News from the Tennessee Valley Sports



AUBURN — Decatur High grad Jerraud Powers prefers to play a team like Arkansas — which runs the ball 70 percent of the time.

A starting cornerback, Powers has seen the likes of the pass-heavy, spread offense teams of New Mexico State, Kansas State and Florida. The sophomore says he likes playing a team that runs the ball more than it passes.

"When you've got to play a team that passes 50 times, they can score easily and quick," said Powers, who is fourth on the team with 29 tackles and second with four pass breakups. "When you play the run, if you stop the run, it makes them go to the passing game, which they're uncomfortable with, and it helps us out as a defense."

Powers will find himself attacking and crowding the line of scrimmage more than he will be chasing receivers down the field. Arkansas runs the ball 52 times a game and attempts 24 passes an outing.

Powers says Arkansas running backs Darren McFadden and Felix Jones are the top two backs Auburn will face all year.

"McFadden's going to be the best back we face, and Felix is probably going to be the second-best," he said. "They're going to get Felix and McFadden the ball, and we've just got to stop them. If we can stop the run, then we're going to be OK."

McFadden and Jones enter this weekend's contest ranked third and eighth in the nation in yards per game. The duo combined for 249 rushing yards last season against the Tigers, as Arkansas knocked off then-No. 2 Auburn in Jordan-Hare Stadium 27-10. The Razorbacks threw the ball 10 times, twice in the second half.

Powers says two big plays — a 50-yard touchdown pass by Mitch Mustain and a 63-yard touchdown run by McFadden — were the difference in the game.

n After saying Tuesday that Auburn's five injured starters could play an emergency role this weekend if needed, Tuberville told reporters following Wednesday's practice the chance of that looks bleak.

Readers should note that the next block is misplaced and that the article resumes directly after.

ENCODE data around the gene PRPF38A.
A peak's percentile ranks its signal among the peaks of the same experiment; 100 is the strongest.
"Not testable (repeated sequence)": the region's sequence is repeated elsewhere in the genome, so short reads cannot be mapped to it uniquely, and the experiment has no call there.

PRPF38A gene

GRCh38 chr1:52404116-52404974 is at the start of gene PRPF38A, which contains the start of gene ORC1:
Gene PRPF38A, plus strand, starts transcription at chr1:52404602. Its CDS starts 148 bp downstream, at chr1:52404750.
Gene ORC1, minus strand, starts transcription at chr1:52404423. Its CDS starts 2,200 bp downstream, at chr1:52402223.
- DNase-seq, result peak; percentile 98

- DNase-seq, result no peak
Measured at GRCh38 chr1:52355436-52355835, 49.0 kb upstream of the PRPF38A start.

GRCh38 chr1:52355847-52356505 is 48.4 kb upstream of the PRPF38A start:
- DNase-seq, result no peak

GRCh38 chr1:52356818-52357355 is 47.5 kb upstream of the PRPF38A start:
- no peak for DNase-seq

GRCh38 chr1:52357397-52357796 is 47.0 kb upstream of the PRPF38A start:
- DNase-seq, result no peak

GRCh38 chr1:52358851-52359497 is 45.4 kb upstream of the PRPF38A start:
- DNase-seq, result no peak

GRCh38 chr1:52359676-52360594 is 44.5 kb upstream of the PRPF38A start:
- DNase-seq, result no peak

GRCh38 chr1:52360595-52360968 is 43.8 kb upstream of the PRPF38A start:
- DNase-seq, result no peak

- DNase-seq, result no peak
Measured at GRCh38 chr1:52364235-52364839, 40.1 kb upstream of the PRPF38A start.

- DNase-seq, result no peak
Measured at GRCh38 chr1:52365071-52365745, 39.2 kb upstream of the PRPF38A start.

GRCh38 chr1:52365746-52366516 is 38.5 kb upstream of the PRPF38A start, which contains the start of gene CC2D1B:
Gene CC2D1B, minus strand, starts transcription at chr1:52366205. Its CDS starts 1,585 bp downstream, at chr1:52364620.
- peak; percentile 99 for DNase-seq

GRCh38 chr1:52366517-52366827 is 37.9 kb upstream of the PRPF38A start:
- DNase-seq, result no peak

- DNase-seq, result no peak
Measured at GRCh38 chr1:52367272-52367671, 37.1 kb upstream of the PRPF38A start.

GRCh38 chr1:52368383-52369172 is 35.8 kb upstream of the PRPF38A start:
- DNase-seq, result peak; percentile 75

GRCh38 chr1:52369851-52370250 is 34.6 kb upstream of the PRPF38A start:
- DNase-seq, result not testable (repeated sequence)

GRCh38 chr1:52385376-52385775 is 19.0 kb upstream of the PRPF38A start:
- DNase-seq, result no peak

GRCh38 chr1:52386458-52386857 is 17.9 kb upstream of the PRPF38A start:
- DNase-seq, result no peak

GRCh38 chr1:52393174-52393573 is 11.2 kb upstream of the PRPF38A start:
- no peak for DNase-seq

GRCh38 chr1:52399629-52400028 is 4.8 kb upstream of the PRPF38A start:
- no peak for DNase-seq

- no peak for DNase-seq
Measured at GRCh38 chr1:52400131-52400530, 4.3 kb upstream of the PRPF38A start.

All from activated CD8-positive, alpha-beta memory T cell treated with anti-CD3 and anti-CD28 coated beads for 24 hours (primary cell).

"It doesn't look like we'll get any of those guys back," Tuberville said.

Those guys include: Defensive end Quentin Groves (dislocated toes), center Jason Bosley (knee), linebackers Tray Blackmon (ankle) and Merrill Johnson (shoulder), and safety Aairon Savage (knee).

n Wes Byrum just keeps pulling in the awards.

Auburn's true freshman kicker has been named the Alabama Athlete of the Month of September by the United States Academy.

Byrum made 8 of his 10 field goal attempts to start his collegiate career.

He hit a 43-yard field goal with no time remaining to lift Auburn over then-No. 4 Florida two weeks ago. Byrum was named the SEC Special Teams Player of the Week following that game, and his kick earned Auburn the Pontiac "Game Changing Performance" Award.

Byrum finished the voting for the Alabama Athlete of the Month ahead of former Mobile Baybear player Justin Upton and Alabama volleyball player Crystal Hudson.

The Academy's Alabama Athlete of the Month is selected by a voting committee comprised of former Alabama athletes, statewide media, and Alabama sports organization representatives.

Each Alabama Athlete of the Month winner is automatically added to the Alabama Athlete of the Year ballot at the end of the calendar year.

n The way starting fullback Carl Stewart looks at he just did his job Saturday.

A senior from Tennessee, Stewart won the offensive player of the week award for his play against Vanderbilt.

The 6-foot-2, 229-pound bruising blocker helped Auburn rack up 239 rushing yards against the Commodores.

"I just did what the coaches told me to," Stewart said.

He is also on kickoff return and kickoff coverage. He credits Auburn's offensive resurgence to attitude.

"We're not taking anybody softly," he said.

He charted five knockdowns and also had one catch for 9 yards.

"He just played a complete football game," offensive coordinator Al Borges said.

Ross Dellenger,
Daily sports writer


TUSCALOOSA — Believe it or not, it's been five years since the "Bluegrass Miracle."

The game in which LSU wide receiver Devery Henderson caught a 75-yard "Hail Mary" touchdown pass from Marcus Randall to beat Kentucky 33-30 in 2002.